I give you a little of my own history in order to talk about something much more important that concerns not only me but all Cubans born on the Island after ’59. I am referring to the false paternalism that the government still continues assuming with the pretext of protecting us when in reality it deprives us of the possibility of exploiting our strengths as individuals and, as a whole, as a nation.
For four generations, we have carried an umbrella against foreign propaganda, an overcoat to avoid ideological deviations, anti-communism socks, safety goggles for different information, and a powerful aerosol that kills any germ of personal creativity or inspiration for entrepreneurism.
Even today, when the times have changed, the world has changed, people have changed, still there appears on television a young journalist warning us of the “grave dangers” that “so-called inter-connected societies” bring, like the “loss of privacy” or “the alienation caused by the game Pokemon Go,” when the vast majority of Cubans cannot even access a landline.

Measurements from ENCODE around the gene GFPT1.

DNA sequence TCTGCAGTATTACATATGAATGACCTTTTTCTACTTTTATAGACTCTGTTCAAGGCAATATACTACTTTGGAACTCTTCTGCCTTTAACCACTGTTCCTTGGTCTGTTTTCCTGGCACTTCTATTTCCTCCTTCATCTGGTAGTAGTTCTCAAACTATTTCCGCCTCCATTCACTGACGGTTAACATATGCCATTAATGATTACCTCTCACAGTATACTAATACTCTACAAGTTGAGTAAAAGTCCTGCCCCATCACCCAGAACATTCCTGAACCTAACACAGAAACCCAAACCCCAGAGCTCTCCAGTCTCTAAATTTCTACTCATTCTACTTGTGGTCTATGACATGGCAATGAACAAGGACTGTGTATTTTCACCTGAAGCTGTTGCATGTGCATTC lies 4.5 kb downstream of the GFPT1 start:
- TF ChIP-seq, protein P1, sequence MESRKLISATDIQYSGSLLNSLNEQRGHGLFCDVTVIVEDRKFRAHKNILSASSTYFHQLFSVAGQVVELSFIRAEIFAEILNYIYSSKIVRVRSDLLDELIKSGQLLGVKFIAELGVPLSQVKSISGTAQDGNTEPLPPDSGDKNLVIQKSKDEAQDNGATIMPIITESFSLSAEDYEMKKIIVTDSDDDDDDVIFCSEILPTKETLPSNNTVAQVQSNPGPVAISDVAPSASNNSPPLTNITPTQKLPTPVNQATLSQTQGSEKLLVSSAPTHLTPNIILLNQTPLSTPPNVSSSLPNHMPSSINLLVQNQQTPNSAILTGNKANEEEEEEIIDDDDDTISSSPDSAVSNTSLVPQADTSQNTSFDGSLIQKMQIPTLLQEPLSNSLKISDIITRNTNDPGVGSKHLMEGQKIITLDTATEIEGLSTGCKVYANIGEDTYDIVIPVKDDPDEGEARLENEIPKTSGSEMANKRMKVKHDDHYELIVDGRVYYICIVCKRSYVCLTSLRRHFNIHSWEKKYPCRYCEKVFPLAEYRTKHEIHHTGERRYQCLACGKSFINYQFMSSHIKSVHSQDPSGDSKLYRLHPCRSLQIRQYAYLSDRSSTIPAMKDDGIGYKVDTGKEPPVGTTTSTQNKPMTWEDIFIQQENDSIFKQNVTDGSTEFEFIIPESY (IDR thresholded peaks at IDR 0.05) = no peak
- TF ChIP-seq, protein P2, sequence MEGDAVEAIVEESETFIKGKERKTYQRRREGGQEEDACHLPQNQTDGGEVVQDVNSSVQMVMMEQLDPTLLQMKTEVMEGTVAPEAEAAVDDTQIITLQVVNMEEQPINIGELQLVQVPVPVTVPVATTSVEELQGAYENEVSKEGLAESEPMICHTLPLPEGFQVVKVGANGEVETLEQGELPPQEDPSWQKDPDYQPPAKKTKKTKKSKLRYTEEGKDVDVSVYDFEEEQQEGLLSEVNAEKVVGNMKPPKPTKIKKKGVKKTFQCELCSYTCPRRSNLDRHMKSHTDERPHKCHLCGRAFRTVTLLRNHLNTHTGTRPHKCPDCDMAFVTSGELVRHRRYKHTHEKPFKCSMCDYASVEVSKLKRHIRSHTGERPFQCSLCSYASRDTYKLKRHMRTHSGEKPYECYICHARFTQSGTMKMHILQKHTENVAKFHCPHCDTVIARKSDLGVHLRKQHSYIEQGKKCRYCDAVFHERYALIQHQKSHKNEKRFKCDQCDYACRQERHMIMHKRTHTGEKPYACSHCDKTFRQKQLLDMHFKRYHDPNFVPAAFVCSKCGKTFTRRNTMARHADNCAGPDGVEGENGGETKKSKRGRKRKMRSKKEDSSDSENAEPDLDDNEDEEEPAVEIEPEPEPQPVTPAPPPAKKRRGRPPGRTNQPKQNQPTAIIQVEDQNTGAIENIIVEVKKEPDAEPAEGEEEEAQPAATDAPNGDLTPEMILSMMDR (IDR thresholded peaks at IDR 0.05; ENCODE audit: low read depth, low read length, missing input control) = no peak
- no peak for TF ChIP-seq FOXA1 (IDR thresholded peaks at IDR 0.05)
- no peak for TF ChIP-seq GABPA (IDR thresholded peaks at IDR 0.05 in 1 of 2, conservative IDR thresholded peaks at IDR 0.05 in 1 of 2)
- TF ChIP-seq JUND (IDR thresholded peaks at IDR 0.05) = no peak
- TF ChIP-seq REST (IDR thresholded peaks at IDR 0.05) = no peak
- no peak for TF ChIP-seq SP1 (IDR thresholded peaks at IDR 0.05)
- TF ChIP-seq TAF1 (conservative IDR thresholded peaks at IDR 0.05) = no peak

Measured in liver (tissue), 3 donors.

Nothing is more advisable for managing any tool than to use it in a natural and everyday manner. The lack of practice by our citizens with respect to basic elements that characterize modern societies is visible in the behavior that we adopt on finding ourselves exposed to an environment where the minimum personal effort is required to find solutions or answers for ourselves. Simply, we are not accustomed to solving our problems without depending on someone or something.